Breaking The Silence
12/17/08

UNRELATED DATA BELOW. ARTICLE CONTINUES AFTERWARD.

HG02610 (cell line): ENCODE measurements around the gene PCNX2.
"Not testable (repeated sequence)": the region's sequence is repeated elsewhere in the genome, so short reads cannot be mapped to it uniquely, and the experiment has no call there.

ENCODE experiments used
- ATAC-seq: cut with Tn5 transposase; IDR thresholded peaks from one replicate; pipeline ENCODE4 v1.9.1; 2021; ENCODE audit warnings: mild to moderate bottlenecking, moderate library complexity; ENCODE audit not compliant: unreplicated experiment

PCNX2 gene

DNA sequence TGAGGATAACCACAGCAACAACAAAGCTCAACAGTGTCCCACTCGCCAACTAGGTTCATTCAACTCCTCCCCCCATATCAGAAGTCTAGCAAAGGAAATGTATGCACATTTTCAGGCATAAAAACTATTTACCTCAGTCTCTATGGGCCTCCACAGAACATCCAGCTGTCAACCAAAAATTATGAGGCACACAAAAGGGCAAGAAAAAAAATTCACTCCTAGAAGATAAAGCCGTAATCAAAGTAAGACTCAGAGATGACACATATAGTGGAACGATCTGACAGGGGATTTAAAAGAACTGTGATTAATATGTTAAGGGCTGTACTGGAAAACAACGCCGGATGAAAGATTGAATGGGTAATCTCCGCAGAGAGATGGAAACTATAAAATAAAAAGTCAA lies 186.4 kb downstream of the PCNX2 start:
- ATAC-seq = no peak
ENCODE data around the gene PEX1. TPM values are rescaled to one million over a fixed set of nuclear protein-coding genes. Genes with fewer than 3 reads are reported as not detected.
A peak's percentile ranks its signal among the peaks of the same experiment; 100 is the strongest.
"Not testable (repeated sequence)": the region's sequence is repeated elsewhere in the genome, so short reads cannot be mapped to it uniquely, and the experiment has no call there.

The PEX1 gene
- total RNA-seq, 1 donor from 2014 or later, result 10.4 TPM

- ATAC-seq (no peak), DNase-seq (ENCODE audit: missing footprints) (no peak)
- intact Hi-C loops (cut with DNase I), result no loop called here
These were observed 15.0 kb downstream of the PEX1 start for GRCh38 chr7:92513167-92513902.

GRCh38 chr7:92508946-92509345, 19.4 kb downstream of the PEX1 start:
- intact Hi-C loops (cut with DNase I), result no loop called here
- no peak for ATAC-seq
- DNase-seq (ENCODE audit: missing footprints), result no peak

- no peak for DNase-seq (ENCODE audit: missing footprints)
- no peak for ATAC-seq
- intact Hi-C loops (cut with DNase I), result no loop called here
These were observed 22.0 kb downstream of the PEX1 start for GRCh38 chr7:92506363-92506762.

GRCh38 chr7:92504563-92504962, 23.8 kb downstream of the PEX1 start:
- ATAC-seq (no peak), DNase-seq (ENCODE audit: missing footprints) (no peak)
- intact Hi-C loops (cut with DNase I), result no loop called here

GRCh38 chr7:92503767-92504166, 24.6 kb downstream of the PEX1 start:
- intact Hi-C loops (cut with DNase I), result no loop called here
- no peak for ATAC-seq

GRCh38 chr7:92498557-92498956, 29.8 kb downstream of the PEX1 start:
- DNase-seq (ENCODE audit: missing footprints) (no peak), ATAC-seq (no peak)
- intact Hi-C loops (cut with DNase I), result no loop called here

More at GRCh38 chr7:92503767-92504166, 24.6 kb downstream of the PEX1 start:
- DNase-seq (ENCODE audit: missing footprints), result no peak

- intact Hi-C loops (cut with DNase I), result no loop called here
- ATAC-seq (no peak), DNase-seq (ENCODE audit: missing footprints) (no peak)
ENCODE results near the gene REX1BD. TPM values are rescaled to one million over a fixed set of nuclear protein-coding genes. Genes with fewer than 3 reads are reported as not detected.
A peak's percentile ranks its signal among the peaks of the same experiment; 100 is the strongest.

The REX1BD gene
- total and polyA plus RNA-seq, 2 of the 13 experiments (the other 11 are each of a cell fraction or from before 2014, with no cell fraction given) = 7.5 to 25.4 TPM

Special To The Jewish Week